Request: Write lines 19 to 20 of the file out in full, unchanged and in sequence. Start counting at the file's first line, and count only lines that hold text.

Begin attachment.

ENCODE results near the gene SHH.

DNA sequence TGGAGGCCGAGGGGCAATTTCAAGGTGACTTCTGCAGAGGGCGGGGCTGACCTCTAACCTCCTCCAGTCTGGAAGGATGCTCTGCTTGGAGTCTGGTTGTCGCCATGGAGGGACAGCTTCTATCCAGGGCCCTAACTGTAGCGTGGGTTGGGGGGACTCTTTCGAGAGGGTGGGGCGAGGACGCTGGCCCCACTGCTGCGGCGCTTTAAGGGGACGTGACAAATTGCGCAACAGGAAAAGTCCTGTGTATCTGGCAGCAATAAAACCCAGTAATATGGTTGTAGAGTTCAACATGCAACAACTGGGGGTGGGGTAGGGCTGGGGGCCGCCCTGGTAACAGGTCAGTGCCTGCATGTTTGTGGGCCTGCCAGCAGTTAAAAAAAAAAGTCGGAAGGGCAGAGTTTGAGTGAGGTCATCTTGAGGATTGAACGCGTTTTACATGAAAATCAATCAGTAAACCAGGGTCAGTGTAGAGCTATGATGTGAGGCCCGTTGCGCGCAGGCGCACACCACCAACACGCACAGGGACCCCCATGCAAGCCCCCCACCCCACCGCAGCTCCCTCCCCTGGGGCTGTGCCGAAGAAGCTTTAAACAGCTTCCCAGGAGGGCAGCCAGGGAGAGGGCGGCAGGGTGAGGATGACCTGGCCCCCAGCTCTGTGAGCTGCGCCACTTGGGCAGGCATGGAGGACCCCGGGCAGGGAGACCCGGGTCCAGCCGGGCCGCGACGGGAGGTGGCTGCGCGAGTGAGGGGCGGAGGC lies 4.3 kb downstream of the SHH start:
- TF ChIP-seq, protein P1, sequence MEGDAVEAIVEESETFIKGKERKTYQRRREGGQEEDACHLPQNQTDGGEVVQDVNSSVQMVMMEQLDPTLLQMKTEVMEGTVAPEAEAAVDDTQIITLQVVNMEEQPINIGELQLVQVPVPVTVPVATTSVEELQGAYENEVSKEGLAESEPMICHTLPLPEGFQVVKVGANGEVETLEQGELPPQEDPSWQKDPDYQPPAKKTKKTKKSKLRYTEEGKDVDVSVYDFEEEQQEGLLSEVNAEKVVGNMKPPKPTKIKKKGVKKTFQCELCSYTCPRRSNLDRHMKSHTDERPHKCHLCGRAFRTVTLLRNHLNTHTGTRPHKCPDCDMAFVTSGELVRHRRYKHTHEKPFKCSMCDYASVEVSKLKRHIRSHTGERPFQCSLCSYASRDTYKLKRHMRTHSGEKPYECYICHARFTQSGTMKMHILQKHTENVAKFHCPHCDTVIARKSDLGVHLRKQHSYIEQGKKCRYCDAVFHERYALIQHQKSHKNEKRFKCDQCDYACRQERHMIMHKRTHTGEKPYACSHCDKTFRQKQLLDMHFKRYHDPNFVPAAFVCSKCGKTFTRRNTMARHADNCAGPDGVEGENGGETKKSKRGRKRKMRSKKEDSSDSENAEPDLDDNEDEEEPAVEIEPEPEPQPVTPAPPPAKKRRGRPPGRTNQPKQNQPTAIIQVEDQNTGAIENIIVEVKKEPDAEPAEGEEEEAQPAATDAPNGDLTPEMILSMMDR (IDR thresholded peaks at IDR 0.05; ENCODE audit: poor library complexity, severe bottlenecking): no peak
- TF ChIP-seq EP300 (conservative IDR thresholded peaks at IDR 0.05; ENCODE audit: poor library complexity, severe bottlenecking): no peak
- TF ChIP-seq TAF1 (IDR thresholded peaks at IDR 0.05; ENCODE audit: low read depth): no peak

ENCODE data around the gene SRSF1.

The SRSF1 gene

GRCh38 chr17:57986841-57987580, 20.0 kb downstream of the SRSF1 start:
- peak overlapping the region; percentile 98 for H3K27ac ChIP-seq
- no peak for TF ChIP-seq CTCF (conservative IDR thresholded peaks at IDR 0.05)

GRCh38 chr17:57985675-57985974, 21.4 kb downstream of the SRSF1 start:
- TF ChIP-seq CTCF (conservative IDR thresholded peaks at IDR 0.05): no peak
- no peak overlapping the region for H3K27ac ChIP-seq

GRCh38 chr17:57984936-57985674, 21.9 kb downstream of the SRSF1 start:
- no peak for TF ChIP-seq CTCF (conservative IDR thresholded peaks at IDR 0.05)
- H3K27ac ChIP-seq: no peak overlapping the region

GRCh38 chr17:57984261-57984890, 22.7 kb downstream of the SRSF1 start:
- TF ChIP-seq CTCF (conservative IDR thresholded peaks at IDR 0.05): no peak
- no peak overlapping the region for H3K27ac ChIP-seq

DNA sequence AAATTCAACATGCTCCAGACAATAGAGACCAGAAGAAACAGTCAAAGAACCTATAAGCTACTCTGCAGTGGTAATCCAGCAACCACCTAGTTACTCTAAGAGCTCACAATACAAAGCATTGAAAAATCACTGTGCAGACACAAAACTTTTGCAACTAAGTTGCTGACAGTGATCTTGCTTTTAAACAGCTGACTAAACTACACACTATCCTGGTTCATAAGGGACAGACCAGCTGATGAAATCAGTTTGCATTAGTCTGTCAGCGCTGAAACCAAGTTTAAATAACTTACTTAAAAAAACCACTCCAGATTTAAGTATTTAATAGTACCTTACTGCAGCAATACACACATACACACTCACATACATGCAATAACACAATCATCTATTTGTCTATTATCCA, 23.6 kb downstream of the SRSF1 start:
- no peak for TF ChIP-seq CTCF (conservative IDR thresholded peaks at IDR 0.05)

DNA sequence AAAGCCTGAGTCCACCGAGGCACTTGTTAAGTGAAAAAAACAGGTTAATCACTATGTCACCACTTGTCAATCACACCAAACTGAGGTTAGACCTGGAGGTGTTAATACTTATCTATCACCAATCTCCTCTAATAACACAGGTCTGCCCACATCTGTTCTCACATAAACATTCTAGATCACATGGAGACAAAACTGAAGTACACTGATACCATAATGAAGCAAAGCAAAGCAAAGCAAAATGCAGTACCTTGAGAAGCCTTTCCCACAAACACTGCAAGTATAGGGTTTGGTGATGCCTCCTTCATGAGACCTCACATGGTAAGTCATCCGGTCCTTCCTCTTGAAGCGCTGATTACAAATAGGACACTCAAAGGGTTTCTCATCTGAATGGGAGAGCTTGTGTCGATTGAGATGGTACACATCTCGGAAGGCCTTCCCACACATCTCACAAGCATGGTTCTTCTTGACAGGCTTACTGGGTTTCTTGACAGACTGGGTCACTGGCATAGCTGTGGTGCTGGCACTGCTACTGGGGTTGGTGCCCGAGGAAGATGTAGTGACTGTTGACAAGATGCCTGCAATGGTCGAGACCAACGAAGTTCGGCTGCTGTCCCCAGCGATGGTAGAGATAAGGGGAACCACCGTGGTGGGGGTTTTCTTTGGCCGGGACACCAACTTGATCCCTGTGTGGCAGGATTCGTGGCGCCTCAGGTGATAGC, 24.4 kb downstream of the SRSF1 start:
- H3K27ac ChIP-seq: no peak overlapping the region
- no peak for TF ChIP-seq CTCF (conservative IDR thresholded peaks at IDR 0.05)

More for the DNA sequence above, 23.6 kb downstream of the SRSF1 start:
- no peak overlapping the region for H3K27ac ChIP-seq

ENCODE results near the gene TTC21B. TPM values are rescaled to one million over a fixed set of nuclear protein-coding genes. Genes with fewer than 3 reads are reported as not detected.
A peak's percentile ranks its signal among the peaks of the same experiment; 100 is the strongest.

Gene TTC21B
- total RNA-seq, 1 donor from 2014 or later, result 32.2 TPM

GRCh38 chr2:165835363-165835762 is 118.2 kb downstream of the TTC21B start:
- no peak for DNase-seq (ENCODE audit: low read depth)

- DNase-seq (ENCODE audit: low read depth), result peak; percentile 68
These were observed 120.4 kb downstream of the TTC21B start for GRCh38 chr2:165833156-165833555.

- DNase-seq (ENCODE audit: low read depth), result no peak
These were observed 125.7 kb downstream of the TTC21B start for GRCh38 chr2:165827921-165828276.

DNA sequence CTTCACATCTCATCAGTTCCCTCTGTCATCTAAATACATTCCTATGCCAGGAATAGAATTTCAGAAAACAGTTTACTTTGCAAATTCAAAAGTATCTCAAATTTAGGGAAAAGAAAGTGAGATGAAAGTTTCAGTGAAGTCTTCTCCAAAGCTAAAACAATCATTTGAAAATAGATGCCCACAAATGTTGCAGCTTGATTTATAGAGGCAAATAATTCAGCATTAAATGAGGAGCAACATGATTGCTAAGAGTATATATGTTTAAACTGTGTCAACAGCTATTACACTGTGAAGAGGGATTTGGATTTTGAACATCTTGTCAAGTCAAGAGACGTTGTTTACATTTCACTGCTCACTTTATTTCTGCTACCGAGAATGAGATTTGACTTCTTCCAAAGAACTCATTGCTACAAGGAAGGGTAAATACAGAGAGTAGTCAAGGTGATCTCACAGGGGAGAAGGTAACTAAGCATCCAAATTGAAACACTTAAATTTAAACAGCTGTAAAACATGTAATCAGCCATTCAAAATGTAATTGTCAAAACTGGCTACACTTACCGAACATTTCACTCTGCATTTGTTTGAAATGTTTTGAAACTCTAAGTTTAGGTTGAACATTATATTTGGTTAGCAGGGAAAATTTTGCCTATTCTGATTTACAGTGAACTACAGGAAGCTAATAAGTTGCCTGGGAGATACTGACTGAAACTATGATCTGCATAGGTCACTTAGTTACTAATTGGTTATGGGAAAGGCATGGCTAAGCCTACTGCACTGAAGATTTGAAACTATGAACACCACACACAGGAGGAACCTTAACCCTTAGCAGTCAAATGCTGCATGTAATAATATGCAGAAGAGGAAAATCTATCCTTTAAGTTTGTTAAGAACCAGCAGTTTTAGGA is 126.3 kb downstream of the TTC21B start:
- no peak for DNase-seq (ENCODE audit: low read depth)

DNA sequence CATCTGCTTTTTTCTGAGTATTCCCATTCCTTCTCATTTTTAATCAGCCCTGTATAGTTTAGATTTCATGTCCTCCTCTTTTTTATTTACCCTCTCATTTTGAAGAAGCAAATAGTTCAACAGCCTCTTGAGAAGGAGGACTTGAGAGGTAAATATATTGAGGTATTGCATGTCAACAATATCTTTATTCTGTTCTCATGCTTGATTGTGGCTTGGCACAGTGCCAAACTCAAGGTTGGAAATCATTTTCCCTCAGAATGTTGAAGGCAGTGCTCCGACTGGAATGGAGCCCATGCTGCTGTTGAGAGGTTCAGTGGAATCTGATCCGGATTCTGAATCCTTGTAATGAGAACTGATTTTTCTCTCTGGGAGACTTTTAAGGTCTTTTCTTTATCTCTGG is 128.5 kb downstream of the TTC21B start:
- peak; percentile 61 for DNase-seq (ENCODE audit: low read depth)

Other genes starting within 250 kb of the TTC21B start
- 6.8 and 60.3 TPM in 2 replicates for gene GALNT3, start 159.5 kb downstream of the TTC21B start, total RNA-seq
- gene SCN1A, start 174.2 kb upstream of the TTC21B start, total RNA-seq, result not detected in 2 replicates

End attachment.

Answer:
- no peak overlapping the region for H3K27ac ChIP-seq

DNA sequence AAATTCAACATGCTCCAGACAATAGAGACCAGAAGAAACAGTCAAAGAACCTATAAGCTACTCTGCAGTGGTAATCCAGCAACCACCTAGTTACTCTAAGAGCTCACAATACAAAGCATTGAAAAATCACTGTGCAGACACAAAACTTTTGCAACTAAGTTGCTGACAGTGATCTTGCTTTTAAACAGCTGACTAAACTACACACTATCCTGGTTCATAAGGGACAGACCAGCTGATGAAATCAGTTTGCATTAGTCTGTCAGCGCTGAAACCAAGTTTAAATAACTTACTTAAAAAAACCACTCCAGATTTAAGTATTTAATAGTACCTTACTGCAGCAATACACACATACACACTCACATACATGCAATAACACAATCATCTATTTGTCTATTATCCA, 23.6 kb downstream of the SRSF1 start: